The sampling goal of the study was to assess 70 each of male and female CAD case and control subjects. Because they are relatively “rare” in the angiography population, all eligible disease-free men and women and all women with CAD were assessed. Men with CAD were more frequent, and therefore <20% of those eligible were selected at random to participate in the study.19 A total of 280 participants (69 male control subjects, 71 male case subjects, 70 female control subjects, and 70 female case subjects) entered the study. The selection strategy and study population have been described in more detail previously.19 20 Of the 280 CAFUS participants, apoE phenotype and Lp(a) levels were determined in 260 participants (130 control subjects and 130 CAD case subjects) based on the availability of plasma frozen at −80°C. The study was approved by the institutional review board, and all participants provided informed consent to participate in CAFUS.
Study participants were classified as CAD case or control subjects on the basis of coronary angiography. Individuals with ≥50% stenosis in one or more coronary arteries were classified as CAD case subjects, while control subjects had no detectable coronary stenosis.19 20 Patients with detectable stenosis <50% were excluded from the CAFUS.
Extracranial carotid artery IMT was quantified by B-mode ultrasound as previously described.19 20 21 Examinations were performed with the aid of a Biosound 2000 II s.a. high-resolution ultrasound unit equipped with an 8-MHz transducer. Images were transcribed to videotape. Examination procedures and quality control for the instrument and for certified sonographers and readers were strictly maintained as described.20 21 Both sonographers and readers were blind to participant CAD case-control status.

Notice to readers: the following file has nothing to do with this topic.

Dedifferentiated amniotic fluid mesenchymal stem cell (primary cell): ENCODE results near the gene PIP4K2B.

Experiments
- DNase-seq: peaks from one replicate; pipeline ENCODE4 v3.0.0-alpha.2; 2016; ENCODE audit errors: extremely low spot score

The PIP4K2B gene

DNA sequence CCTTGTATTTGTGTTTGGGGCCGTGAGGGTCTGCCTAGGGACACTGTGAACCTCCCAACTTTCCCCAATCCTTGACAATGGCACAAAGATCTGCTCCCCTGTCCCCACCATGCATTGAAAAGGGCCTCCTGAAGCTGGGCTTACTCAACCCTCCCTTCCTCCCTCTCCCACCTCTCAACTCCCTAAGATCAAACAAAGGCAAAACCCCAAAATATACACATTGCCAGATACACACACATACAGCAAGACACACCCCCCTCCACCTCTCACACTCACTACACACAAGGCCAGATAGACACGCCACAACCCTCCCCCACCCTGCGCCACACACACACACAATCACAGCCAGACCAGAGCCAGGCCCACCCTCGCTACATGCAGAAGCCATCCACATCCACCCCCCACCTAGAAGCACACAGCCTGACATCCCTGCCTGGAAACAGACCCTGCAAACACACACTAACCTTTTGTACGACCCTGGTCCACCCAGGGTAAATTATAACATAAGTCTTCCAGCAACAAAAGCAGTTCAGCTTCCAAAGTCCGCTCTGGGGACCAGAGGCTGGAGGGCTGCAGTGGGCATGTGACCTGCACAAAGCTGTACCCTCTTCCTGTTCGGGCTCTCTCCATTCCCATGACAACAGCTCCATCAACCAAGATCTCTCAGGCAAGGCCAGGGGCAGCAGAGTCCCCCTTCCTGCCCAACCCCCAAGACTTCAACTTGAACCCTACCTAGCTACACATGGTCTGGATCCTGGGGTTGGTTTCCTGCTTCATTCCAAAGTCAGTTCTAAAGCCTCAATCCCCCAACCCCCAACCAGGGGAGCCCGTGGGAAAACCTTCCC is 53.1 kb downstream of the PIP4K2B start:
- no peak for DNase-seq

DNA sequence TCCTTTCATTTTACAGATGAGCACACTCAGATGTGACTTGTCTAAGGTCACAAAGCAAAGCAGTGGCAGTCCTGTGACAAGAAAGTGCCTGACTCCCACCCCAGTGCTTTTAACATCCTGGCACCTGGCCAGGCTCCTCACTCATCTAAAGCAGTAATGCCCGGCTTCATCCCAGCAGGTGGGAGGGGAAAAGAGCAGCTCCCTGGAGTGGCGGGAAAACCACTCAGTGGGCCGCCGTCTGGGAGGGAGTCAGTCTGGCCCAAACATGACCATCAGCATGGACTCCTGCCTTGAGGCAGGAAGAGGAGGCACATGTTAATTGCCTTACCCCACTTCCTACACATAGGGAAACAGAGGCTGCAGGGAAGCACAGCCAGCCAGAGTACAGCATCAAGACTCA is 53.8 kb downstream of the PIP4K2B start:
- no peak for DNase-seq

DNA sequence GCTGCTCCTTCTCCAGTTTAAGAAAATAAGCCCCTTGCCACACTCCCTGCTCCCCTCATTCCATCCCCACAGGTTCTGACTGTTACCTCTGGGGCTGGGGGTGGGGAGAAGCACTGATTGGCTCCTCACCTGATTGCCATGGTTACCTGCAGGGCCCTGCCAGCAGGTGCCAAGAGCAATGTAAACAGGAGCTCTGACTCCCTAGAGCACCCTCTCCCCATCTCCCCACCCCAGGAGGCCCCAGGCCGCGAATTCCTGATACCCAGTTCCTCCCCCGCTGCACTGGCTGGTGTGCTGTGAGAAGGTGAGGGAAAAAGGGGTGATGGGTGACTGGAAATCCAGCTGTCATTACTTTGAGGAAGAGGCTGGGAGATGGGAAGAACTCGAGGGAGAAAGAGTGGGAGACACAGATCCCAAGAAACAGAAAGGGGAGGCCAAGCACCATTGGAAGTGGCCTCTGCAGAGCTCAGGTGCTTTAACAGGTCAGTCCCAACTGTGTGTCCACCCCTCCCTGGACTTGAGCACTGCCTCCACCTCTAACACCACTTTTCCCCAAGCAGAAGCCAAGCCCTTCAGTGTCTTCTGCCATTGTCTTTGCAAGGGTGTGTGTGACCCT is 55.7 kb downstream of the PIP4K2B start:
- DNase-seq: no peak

Carotid artery segments from which IMT measurements were made were identified relative to the bifurcation: the internal carotid (1 cm distal to the flow divider), the area of the bifurcation or bulb (the segment proximal to the flow divider and distal to the origin of the bulb), and the common carotid (1 cm proximal to the origin of the bulb) were examined. A pair of ultrasonic interfaces was used to measure IMT of each segment: the adventitia-media and the intima-lumen interfaces on the near wall and a mirror pair on the far wall. Each segment was examined from circumferential angles to identify the thickest intima-media site, and the entire examination was recorded by the sonographer. Maximum IMT was determined at each site by certified readers as described.20 21 IMT was measured in the right and left carotid arteries on both far and near walls of the common, bifurcation, and internal arterial segments (four measures per segment, 12 measures total).